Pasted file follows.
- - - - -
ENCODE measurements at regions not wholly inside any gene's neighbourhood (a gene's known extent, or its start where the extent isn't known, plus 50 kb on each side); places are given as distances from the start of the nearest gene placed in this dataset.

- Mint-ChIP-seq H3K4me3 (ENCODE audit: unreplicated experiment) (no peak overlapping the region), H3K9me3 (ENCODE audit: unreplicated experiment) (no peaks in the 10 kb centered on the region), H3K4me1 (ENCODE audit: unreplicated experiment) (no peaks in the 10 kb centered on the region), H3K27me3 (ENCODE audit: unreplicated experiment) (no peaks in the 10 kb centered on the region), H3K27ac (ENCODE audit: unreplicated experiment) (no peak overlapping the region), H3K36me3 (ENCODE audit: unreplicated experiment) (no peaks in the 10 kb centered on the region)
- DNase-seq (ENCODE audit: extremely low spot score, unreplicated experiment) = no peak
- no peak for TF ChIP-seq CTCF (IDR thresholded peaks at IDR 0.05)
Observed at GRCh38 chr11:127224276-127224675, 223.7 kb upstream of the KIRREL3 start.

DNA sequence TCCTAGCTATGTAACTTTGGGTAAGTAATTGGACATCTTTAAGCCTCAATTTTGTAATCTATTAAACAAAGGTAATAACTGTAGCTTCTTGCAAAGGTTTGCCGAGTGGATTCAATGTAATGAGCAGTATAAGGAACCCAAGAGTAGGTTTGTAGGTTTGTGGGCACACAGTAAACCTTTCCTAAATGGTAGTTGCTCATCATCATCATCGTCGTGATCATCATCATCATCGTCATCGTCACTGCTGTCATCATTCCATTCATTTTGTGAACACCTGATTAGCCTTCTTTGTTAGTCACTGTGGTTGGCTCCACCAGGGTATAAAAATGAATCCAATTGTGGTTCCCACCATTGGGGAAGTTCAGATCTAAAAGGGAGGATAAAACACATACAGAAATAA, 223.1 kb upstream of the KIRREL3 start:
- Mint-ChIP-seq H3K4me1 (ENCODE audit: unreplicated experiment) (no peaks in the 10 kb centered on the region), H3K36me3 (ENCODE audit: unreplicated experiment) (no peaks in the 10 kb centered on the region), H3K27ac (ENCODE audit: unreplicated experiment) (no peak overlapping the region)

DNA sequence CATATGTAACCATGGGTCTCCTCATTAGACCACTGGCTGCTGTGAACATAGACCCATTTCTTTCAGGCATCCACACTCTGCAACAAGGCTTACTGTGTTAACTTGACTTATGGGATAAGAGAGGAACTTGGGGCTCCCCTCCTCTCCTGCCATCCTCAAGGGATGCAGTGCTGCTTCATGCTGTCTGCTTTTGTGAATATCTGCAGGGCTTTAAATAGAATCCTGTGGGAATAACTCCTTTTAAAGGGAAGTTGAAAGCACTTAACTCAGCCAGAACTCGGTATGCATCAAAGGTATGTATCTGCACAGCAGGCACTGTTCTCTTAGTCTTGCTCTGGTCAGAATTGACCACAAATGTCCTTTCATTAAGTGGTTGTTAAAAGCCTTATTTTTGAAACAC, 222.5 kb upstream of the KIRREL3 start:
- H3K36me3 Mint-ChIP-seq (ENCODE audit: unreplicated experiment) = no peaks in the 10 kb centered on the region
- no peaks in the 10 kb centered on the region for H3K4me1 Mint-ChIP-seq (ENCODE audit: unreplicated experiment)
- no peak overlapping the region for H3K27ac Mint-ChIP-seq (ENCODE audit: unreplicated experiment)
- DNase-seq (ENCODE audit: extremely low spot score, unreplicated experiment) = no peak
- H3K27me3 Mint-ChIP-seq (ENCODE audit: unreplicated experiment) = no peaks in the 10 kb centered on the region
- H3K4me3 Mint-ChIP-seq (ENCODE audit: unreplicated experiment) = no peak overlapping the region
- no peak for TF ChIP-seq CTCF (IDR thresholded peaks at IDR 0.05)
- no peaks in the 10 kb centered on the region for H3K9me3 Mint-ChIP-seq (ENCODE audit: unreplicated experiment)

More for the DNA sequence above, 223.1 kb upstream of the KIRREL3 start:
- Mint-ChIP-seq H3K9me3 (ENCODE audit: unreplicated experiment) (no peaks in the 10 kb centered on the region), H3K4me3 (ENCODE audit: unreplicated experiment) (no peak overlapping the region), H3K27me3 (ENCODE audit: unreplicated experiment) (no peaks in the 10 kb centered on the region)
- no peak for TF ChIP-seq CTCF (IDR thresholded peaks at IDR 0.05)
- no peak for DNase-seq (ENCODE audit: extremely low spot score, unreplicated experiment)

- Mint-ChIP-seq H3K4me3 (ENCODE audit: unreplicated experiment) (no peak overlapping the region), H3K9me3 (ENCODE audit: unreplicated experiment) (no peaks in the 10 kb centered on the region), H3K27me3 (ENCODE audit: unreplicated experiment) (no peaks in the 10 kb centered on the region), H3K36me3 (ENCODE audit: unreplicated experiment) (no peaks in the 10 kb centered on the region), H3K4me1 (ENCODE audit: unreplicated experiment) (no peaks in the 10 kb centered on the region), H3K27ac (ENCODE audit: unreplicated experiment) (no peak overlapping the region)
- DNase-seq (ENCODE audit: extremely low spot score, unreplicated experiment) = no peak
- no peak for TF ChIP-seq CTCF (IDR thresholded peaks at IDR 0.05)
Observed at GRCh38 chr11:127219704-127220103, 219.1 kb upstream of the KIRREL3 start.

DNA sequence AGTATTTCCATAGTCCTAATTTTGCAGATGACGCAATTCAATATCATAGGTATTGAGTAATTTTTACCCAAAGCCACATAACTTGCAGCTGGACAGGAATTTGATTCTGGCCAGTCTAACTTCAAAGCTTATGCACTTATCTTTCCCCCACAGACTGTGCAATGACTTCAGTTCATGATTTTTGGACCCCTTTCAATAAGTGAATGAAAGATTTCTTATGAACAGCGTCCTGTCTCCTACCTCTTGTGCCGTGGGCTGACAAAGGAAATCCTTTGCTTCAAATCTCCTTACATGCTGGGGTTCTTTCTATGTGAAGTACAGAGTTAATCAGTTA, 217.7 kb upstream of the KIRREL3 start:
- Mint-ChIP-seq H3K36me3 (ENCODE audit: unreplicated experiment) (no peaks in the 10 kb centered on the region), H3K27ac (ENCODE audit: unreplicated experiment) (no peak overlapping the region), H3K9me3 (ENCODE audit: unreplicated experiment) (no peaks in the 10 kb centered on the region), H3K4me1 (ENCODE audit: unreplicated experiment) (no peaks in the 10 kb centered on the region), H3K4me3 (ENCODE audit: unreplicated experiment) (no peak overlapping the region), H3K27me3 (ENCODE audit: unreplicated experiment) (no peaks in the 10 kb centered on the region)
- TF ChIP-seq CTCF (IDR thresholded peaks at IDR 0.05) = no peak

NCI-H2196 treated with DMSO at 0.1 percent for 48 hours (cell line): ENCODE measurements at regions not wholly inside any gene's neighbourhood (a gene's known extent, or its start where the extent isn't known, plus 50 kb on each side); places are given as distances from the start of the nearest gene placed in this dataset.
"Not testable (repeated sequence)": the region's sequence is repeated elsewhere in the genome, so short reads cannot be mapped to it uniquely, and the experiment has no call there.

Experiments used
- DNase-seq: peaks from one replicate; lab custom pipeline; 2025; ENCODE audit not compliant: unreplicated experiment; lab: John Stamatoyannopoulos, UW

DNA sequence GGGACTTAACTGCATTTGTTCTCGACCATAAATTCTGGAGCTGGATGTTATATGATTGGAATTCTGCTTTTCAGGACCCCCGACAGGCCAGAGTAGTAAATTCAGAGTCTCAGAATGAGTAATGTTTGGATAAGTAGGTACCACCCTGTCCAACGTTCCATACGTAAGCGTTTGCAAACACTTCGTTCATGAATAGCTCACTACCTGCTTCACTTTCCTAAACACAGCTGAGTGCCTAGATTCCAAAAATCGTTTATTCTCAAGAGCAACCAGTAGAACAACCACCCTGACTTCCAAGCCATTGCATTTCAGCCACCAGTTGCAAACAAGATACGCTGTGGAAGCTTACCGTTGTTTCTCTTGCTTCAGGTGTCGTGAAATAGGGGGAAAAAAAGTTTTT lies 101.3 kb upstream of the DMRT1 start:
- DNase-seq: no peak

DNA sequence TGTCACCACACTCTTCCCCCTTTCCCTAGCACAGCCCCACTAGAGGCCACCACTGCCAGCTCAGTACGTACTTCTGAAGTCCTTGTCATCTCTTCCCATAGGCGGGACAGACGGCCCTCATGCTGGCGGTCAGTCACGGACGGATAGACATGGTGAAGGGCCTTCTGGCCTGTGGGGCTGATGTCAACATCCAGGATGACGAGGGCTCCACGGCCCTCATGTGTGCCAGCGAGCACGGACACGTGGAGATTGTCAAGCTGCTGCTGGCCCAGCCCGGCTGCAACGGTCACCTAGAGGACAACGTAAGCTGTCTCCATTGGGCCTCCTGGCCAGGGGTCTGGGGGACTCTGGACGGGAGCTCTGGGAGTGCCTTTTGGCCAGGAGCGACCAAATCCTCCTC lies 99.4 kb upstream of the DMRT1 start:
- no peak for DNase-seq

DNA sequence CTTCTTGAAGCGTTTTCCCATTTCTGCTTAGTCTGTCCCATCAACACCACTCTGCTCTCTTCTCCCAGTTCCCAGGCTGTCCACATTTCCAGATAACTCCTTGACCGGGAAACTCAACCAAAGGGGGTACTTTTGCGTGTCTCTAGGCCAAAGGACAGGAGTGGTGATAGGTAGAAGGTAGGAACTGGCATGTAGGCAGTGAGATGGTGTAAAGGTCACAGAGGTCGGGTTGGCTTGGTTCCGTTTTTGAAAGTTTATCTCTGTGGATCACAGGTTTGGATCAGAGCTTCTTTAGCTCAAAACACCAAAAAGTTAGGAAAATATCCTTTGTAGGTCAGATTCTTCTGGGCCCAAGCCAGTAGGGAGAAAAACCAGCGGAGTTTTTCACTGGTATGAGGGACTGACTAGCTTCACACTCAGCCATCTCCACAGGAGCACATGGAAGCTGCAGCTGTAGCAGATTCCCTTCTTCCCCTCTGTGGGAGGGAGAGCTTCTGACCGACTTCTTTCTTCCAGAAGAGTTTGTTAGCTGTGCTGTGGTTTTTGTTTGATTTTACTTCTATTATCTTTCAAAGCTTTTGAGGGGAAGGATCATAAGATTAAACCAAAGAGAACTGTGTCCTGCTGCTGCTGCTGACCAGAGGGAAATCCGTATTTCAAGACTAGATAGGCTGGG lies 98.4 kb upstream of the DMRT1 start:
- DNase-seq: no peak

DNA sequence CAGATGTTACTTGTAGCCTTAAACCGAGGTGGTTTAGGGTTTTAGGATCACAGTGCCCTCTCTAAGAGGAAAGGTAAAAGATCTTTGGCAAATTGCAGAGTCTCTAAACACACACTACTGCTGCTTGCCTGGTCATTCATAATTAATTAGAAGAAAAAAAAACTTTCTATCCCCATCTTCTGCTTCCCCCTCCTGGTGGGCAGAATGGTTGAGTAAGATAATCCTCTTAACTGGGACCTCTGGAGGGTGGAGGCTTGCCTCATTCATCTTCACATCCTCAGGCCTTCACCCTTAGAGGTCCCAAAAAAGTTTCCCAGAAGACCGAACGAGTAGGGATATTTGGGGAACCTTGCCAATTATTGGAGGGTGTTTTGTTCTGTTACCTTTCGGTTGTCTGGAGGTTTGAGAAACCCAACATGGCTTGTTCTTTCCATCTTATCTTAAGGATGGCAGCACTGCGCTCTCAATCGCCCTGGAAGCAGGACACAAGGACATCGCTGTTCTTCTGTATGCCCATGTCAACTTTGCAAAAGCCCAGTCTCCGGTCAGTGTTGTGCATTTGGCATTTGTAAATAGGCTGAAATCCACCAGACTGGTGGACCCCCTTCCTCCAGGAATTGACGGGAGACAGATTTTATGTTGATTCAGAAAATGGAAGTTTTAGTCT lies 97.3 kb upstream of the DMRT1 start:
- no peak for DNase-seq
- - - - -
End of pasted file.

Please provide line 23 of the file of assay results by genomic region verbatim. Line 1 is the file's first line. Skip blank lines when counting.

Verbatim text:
- no peak for TF ChIP-seq CTCF (IDR thresholded peaks at IDR 0.05)